Alec Bald­win vows to break the talk show model by go­ing deep

The Record (Troy, NY) - - NEWS -

NEWYORK>> When his new talk show pre­mieres Sun­day night, don’t ex­pect Alec Bald­win to get overly po­lit­i­cal. The 60-year old ac­tor plans to leave that on the set of “Satur­day Night Live” with his oc­ca­sional im­per­son­ations of Pres­i­dent Don­ald Trump.

“The Trump thing is just silly. Noth­ing we do on ‘SNL’ about Trump is go­ing to change any­body’s mind about any­thing,” Bald­win said. “There are peo­ple in Wash­ing­ton go­ing, ‘ That Alec Bald­win, I hate him’... and there are oth­ers that say, ‘ Thank you, for help­ing us process this.’”

That’s why he doesn’t see an up­side to be­ing overly po­lit­i­cal on the new “The Alec Bald­win Show” on ABC at 10 p.m. The show fea­tures can­did one- on- one con­ver­sa­tions with celebri­ties and cul­tural icons.

“If you have a very mus­cu­lar po­lit­i­cal opin­ion, it has its con­se­quences. I’m not afraid of that, and thank­fully I have other venues to ex­er­cise that. But this is not about that at all,” Bald­win said.

His guests are an­other story. The talk show de­buts with the po­lit­i­cally out­spo­ken Robert De Niro this Sun­day. The hour show will fea­ture two in­ter­views, with Taraji P. Hen­son as the other guest.

Bald­win plans to pick up where “Here’s the Thing” — his pod­cast for WNYC — left off, em­ploy­ing his un­fil­tered, provoca­tive in­ter­view style. Bald­win said the long-form in­ter­view for­mat al­lows him to take a “deep dive” into the is­sues with each sub­ject. Plus, stay­ing in one place works great for his fam­ily life.

“It be­came harder and harder as I got older and trav­el­ing, I’ve got lit­tle kids and I don’t want to travel,” Bald­win said.

He also wanted to bring a fresh per­spec­tive to the talk-show for­mat af­ter be­ing on the other side of couch for so long. While pro­mot­ing dif­fer­ent projects along the way, Bald­win re­called the lim­i­ta­tions of be­ing in­ter­viewed at jun­kets and talk-show spots. It’s some­thing he calls short and “very chore­ographed.”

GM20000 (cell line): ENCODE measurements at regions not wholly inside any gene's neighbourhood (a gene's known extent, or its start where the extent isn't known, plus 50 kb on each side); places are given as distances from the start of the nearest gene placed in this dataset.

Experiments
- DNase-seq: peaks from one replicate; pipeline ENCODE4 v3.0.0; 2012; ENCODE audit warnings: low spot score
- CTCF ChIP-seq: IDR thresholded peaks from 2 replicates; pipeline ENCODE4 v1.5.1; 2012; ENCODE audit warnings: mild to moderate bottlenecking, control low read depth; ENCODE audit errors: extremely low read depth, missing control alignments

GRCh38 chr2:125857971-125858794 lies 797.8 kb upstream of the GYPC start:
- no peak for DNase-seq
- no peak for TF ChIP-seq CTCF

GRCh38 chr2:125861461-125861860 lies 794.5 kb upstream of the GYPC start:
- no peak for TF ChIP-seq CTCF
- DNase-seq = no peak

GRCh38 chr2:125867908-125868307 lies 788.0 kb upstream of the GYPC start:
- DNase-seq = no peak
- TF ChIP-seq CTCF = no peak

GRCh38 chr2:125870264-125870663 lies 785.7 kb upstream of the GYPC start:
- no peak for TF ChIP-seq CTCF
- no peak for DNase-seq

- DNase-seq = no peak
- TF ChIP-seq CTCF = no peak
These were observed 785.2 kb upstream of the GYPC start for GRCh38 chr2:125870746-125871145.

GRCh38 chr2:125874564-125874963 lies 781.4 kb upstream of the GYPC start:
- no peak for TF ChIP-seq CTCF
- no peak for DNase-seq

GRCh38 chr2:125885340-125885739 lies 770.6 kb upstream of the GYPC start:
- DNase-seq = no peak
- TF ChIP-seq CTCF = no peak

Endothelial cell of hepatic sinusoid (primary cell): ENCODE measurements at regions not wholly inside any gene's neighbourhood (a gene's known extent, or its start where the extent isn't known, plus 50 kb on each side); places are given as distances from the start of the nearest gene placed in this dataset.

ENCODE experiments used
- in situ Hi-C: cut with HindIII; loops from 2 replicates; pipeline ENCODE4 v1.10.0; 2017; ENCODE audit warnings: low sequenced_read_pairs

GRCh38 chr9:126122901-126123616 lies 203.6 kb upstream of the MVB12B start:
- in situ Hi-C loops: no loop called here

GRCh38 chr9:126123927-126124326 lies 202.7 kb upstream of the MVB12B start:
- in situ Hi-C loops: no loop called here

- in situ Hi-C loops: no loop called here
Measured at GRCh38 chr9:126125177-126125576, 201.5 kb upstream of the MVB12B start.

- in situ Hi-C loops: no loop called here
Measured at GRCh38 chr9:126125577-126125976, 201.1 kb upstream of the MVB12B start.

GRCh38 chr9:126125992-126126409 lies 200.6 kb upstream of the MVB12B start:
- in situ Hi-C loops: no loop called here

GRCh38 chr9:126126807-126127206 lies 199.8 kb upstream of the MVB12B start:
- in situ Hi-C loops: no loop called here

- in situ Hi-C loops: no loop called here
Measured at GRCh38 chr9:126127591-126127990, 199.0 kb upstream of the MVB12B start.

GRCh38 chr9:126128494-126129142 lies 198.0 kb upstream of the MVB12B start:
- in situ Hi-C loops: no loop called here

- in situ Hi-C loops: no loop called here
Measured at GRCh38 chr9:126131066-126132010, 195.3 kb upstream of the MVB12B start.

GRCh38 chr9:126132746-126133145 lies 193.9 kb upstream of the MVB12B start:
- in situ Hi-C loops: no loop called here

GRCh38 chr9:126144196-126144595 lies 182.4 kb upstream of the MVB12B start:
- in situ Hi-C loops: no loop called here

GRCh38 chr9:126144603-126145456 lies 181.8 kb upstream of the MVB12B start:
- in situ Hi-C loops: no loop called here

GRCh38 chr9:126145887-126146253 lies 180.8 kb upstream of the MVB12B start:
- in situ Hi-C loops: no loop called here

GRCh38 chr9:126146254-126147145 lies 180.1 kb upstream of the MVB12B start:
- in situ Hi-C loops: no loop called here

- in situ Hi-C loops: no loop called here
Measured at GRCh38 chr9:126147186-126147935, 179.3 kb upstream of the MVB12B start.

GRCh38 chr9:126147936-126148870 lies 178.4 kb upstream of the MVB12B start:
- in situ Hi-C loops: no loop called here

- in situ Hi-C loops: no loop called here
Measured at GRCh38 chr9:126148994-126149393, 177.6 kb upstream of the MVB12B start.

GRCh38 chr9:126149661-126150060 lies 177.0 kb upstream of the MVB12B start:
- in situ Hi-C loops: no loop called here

“There wasn’t a spon­ta­neous breath to draw. They’ve worked out all the ques­tions in ad­vance. What you say is kind of a lit­tle script that they’ve drafted,” Bald­win said.

But he also found it hard to trust the in­ter­viewer in such a short time, so he un­der­stands the rea­sons many pub­lic fig­ures need to “play it safe.”

“Now you can say some­thing on a talk show and your ca­reer could be over. Or you can have real dam­age done. There’s a cau­tion peo­ple have to ex­er­cise now. You’d be naive not to,” Bald­win said. With the longer for­mat, he feels the sub­jects are more apt to en­gage in con­ver­sa­tion.

Bald­win found him­self on the wrong side of the story af­ter a re­cent in­ter­view with the Hol­ly­wood Re­porter, say­ing that, “Ever since I played Trump, black peo­ple love me.” He faced a so­cial me­dia back­lash.

Ex­ec­u­tive Pro­ducer Ja­son Schrift re­al­izes that Bald­win is a po­lar­iz­ing en­ter­tainer, but also pointed out that some view­ers who don’t agree with Bald­win will also tune in, much like Howard Stern found his rat­ing were higher thanks to peo­ple who didn’t like him.

But Schrift also feels that some of Bald­win’s per­spec­tives can ap­peal to his de­trac­tors too.

“Even the right-wing peo­ple will be sur­prised by some of his con­ser­va­tive opin­ions about some things,”

HEIDI GUT­MAN — ABC VIA AP

This im­age re­leased by ABC shows host Alec Bald­win, right, speak­ing with TV per­son­al­ity Kim Kar­dashian West dur­ing an ap­pear­ance on “The Alec Bald­win Show.”

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